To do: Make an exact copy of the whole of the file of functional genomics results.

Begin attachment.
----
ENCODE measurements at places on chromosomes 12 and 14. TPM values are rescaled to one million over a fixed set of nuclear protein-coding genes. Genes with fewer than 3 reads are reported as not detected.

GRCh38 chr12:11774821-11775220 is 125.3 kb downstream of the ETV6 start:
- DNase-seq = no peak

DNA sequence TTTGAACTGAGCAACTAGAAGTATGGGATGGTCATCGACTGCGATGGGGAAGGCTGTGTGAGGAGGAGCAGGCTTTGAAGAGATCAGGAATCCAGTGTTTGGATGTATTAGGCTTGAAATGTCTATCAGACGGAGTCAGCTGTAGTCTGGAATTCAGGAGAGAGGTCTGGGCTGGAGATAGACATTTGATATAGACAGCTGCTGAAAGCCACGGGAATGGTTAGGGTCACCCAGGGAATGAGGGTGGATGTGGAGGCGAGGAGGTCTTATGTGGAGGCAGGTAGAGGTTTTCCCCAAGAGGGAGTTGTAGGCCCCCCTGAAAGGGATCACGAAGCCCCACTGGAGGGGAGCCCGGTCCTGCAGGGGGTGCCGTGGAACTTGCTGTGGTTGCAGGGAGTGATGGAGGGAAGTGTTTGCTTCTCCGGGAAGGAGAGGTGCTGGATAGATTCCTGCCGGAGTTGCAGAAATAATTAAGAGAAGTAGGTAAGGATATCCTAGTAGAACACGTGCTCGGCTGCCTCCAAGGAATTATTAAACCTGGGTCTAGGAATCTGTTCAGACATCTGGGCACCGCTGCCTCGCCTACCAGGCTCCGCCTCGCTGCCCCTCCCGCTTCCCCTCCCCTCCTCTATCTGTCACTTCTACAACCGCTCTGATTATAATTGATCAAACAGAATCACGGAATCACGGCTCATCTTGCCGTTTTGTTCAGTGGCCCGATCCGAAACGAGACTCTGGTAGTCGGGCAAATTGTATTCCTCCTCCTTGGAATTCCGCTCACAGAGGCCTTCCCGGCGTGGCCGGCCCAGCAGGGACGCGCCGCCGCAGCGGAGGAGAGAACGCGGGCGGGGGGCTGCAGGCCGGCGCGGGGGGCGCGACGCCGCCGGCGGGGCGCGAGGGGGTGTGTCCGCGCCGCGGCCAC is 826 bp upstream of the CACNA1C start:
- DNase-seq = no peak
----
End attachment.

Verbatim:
ENCODE measurements at places on chromosomes 12 and 14. TPM values are rescaled to one million over a fixed set of nuclear protein-coding genes. Genes with fewer than 3 reads are reported as not detected.

GRCh38 chr12:11774821-11775220 is 125.3 kb downstream of the ETV6 start:
- DNase-seq = no peak

DNA sequence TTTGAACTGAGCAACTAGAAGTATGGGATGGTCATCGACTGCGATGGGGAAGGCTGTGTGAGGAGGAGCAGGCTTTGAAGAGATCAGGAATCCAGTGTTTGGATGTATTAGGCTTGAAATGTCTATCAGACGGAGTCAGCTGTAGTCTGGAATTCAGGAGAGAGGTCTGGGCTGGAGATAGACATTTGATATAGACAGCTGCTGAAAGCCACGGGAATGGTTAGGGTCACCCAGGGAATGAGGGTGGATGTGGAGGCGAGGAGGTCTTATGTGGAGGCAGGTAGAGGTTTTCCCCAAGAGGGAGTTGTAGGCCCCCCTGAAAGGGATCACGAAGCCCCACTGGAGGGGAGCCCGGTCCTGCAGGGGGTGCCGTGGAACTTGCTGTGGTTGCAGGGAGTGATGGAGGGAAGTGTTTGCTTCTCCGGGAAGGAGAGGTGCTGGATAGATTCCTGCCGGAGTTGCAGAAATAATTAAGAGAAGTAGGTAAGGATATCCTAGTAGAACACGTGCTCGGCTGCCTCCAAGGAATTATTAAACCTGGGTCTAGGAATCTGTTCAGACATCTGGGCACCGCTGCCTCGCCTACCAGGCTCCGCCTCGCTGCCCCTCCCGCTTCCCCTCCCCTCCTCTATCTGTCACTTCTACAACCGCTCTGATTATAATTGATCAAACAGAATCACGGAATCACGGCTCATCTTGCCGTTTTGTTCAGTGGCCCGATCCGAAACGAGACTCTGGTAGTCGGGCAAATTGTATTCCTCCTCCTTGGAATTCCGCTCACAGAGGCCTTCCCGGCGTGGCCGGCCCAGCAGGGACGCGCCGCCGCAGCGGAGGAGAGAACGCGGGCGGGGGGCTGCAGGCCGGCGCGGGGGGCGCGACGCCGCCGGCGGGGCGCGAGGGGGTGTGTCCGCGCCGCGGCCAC is 826 bp upstream of the CACNA1C start:
- DNase-seq = no peak